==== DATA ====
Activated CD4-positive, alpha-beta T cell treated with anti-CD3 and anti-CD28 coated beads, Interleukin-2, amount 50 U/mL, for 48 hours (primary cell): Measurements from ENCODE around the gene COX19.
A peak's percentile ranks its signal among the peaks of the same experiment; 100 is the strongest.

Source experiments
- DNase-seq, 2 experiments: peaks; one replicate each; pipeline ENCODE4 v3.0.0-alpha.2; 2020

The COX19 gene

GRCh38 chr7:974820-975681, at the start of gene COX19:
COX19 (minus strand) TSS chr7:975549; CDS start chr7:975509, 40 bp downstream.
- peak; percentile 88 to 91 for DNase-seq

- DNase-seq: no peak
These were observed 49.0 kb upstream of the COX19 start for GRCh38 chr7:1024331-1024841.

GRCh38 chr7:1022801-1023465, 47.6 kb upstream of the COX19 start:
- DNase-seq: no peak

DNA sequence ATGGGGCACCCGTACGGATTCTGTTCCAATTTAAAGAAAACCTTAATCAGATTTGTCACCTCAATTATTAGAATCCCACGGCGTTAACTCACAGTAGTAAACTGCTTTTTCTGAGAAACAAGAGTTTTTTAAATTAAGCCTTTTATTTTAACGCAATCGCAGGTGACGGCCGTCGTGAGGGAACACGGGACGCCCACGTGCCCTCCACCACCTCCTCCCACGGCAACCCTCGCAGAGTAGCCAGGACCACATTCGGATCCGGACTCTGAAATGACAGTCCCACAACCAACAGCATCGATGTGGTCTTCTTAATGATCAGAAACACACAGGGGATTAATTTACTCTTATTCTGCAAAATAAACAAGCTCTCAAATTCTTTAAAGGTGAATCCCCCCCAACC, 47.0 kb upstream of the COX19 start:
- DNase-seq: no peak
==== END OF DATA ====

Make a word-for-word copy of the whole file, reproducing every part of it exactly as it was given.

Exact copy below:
Activated CD4-positive, alpha-beta T cell treated with anti-CD3 and anti-CD28 coated beads, Interleukin-2, amount 50 U/mL, for 48 hours (primary cell): Measurements from ENCODE around the gene COX19.
A peak's percentile ranks its signal among the peaks of the same experiment; 100 is the strongest.

Source experiments
- DNase-seq, 2 experiments: peaks; one replicate each; pipeline ENCODE4 v3.0.0-alpha.2; 2020

The COX19 gene

GRCh38 chr7:974820-975681, at the start of gene COX19:
COX19 (minus strand) TSS chr7:975549; CDS start chr7:975509, 40 bp downstream.
- peak; percentile 88 to 91 for DNase-seq

- DNase-seq: no peak
These were observed 49.0 kb upstream of the COX19 start for GRCh38 chr7:1024331-1024841.

GRCh38 chr7:1022801-1023465, 47.6 kb upstream of the COX19 start:
- DNase-seq: no peak

DNA sequence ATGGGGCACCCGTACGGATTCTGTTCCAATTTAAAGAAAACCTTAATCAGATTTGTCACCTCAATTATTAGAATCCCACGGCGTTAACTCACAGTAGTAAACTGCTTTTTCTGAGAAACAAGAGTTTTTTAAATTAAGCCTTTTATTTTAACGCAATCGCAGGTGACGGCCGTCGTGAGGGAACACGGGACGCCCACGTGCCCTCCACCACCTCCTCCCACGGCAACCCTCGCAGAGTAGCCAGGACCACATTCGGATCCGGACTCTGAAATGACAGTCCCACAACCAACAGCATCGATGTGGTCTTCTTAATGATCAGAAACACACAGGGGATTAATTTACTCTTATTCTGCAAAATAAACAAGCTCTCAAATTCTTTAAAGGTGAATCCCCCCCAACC, 47.0 kb upstream of the COX19 start:
- DNase-seq: no peak